A worthy tradition in economics that has gotten an undeserved bad name is “price discrimination,” which can mean the politically incorrect but utterly understandable and rational impulse of charging more for snow shovels on the eve of a blizzard, but can also mean practices we readily accept such as charging last-minute travelers a higher airfare than those who book months in advance. In essence, price discrimination means charging different clients different amounts for the same product/service depending on how badly they want it.
I won’t go into the theoretical justifications for price discrimination, but they are many and importantly they include two critical components that are a pure-good gift when they come together: Higher profits for the seller/producer and a greater number of buyers/clients satisfied. What’s not to like?
Here’s a very simple alternative McKinsey suggests: “Next best alternative pricing.” That is, have your client team engage with themselves in deep discussion—including role-playing—about how a pricing discussion with the client would go. This will be daunting at first and will surely take practice, but try it out. I have high hopes and you should too.
You may need to coach people on this stuff
Partners may need coaching for a variety of reasons:
- As they will all too happily tell you, they “didn’t go to law school to be used-car salesmen.” Having a serious conversation negotiation with clients about price lands in the innermost rings of their discomfort zone.
- I just mentioned role-playing, as in partners actually playing the roles of partners and of clients. Horrors. Send in the coaches.
- Anyone, including most definitely your firm’s partners, who isn’t used to negotiating on price on behalf of themselves needs to identify some concrete decisions and “break points” in advance. Such as:
- Your starting point
- Your drop-dead/walking away point
- What clients actually do value mostly highly (hint: keep reminding them of this)
- Even McKinsey, whose audience is presumably more mainstream businesspeople (dare I say an audience that is statistically more “normal” than lawyers?), advises training.
Specifically, McKinsey advises a type of “experiential learning” called “field and forum.” This technique starts with a two or three-day workshop consisting of case studies and interactive periods. After each “forum,” participants go into (you guessed it) the “field,” where they test-drive their new skills in the company of some of the experts or managers who can provide tips and guidance going forward.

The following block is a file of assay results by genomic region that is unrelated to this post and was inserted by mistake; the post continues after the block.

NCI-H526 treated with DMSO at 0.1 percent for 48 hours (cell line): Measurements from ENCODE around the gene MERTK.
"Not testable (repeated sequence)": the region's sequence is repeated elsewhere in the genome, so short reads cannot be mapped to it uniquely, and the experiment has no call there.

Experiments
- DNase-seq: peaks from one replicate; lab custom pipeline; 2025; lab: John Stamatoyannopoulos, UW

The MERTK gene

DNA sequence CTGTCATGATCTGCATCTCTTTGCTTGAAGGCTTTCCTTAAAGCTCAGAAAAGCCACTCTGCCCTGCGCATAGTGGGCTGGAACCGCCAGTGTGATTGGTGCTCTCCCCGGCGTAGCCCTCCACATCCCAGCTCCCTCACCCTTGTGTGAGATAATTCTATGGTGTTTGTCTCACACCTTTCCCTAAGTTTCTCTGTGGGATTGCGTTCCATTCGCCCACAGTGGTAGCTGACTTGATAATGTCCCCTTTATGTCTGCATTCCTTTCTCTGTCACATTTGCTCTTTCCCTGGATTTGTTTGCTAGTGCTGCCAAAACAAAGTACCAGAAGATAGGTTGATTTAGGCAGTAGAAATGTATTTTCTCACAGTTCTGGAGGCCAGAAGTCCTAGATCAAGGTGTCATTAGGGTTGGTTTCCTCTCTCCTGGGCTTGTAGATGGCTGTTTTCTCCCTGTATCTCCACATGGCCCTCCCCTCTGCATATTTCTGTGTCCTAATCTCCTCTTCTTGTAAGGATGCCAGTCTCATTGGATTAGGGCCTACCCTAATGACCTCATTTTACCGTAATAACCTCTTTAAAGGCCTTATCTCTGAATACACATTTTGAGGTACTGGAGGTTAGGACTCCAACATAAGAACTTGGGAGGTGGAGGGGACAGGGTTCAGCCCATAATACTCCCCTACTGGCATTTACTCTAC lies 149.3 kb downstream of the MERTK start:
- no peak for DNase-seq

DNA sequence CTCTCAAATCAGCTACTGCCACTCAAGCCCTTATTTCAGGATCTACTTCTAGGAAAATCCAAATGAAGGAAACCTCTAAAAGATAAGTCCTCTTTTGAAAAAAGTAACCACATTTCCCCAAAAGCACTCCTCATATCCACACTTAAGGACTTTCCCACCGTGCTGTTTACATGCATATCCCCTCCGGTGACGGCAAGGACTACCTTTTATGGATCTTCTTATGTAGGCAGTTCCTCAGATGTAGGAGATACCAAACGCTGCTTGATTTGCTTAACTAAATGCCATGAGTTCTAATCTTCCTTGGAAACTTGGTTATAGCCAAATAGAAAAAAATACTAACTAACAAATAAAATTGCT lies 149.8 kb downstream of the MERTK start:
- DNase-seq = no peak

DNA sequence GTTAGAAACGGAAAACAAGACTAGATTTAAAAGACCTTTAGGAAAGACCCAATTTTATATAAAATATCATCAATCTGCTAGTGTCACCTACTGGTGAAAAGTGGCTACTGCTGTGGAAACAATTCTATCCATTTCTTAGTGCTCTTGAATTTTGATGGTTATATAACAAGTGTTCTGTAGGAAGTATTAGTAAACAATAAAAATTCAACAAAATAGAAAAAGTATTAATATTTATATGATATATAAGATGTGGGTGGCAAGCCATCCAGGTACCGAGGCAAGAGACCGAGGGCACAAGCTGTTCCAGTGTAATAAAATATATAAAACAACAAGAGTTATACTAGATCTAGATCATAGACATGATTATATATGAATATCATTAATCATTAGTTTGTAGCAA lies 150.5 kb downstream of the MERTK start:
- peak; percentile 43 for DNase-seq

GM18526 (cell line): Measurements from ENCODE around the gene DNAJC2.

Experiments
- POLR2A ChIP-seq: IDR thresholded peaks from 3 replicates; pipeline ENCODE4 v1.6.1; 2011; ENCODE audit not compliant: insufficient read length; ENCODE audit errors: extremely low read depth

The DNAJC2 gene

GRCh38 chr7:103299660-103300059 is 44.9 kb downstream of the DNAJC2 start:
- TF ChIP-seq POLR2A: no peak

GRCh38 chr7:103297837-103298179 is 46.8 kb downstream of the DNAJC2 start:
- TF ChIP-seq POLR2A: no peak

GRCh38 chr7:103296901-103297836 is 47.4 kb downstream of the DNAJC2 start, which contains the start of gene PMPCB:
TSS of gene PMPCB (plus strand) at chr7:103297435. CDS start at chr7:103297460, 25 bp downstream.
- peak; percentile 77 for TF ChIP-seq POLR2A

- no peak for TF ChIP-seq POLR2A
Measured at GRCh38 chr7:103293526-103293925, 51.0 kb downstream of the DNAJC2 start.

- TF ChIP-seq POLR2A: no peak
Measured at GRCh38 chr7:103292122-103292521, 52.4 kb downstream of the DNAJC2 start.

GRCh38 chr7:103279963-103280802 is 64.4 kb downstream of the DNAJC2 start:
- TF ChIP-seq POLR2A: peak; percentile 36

So: Does this actually pay off?
According to McKinsey, one global firm that tried it on a pilot basis increased its bottom-line by £10-million (about $16-million) in five months. (We aren’t given the baseline, but let’s assume $16-million is enough money that you’d want to pick it up off the sidewalk if you could.)
Follow through, follow through, follow through
We know what happens to the best of intentions:
In our experience, even the best pricing programs will fail in the long term without a deliberate commitment to overcome the entrenched habits and shifting priorities that doom most change programs. Ingraining pricing success over the long term requires putting in place an “influence model” that includes role modeling, fostering understanding and conviction, developing talent and skills, and implementing reinforcement mechanisms.
Yes, changing behavior—particularly the behavior of partners interacting with clients in what will at first seem like a semi-adversarial posture—is tough. But if you’re serious about running your firm as a professional business operation, and if your partners would agree finding another (say) $16-million is worth a bit of initial effort on their part, this is something you should try.